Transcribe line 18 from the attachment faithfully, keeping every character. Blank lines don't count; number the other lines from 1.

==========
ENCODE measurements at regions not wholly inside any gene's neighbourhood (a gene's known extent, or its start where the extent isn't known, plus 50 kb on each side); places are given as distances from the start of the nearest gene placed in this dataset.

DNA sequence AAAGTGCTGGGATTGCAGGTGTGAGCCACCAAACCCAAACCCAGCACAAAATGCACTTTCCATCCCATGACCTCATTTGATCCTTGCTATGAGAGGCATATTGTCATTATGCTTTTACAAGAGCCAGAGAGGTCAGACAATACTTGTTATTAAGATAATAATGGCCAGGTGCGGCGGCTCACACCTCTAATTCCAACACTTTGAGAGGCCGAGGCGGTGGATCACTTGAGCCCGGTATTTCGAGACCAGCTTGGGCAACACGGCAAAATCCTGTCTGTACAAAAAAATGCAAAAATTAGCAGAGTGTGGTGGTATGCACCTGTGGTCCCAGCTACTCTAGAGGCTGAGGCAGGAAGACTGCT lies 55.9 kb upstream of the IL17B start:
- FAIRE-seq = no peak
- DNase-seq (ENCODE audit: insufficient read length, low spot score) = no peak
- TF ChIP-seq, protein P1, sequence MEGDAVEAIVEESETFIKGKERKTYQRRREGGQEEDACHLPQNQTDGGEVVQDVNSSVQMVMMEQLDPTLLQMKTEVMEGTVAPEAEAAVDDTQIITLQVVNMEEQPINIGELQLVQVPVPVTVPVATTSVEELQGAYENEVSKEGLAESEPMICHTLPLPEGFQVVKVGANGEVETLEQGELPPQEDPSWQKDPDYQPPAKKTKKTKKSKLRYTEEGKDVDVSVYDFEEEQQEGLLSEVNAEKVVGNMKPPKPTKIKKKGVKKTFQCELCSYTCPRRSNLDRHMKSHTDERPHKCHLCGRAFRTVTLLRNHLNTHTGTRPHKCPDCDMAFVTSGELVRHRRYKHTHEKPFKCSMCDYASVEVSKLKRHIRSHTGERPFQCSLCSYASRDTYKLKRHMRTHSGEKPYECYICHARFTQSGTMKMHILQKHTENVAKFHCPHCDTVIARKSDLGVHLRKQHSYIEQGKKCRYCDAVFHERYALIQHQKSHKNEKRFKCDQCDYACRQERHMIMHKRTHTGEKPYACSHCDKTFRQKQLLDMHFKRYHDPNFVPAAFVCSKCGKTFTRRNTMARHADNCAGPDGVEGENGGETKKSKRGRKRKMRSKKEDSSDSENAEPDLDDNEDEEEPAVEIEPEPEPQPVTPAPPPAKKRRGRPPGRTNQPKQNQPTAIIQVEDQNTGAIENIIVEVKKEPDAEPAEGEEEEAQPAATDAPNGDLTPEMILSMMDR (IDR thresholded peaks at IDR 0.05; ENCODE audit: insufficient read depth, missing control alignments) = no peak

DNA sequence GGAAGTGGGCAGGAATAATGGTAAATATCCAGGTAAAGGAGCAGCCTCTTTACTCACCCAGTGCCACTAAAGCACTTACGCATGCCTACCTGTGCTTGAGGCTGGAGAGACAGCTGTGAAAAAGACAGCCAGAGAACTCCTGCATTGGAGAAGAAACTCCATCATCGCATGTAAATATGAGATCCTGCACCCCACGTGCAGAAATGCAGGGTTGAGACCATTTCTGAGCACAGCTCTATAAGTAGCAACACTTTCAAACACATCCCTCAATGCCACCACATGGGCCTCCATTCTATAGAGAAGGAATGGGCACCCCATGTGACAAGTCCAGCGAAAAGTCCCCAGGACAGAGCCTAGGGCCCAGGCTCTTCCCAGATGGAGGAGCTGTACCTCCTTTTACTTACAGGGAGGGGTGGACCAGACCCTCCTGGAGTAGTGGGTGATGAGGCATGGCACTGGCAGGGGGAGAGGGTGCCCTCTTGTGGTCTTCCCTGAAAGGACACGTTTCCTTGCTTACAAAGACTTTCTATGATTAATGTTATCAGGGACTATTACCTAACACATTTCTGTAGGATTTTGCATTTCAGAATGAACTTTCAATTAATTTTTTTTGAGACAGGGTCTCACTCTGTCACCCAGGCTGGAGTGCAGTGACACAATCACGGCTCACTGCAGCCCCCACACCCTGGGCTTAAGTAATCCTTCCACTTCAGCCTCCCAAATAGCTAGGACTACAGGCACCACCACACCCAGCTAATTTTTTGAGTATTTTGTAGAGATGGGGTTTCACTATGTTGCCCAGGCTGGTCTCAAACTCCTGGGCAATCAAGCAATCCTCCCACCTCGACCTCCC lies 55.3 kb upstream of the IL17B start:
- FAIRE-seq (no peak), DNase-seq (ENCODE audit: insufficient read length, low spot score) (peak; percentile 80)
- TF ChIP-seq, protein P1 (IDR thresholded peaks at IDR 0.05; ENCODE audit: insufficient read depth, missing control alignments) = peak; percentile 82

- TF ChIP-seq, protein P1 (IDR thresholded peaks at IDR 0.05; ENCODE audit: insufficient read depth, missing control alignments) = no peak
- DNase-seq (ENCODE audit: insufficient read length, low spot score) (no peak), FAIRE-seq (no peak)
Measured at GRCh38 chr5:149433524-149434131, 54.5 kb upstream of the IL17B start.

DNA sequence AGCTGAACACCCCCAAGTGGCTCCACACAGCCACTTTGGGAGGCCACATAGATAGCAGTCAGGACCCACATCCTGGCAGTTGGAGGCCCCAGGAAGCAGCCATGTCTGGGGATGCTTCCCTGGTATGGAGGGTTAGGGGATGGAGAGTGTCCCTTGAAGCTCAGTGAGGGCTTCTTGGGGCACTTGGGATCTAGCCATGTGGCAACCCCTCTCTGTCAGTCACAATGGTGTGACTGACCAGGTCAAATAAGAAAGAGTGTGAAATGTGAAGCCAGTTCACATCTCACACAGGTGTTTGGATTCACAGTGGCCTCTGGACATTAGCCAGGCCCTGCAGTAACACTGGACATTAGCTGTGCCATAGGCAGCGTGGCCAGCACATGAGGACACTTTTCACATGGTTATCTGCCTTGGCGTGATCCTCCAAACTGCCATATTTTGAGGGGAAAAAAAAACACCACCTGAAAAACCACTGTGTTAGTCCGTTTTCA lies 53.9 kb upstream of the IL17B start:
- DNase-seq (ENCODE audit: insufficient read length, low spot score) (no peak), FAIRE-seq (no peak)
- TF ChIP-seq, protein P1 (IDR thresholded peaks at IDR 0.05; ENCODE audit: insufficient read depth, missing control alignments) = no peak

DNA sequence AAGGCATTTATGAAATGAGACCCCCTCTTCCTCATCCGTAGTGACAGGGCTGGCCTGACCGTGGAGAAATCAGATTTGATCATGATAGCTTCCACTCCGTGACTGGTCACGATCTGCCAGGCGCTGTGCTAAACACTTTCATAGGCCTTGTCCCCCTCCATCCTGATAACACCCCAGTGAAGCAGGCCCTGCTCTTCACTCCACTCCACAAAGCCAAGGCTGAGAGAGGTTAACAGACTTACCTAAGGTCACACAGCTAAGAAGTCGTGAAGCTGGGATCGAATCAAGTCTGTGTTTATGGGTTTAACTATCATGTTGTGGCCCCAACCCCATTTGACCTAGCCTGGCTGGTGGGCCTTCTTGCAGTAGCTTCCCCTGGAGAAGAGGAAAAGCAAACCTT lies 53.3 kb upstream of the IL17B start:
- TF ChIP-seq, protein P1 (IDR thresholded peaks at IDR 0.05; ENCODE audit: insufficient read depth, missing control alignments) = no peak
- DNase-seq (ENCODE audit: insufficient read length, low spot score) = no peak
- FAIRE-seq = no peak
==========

- FAIRE-seq = no peak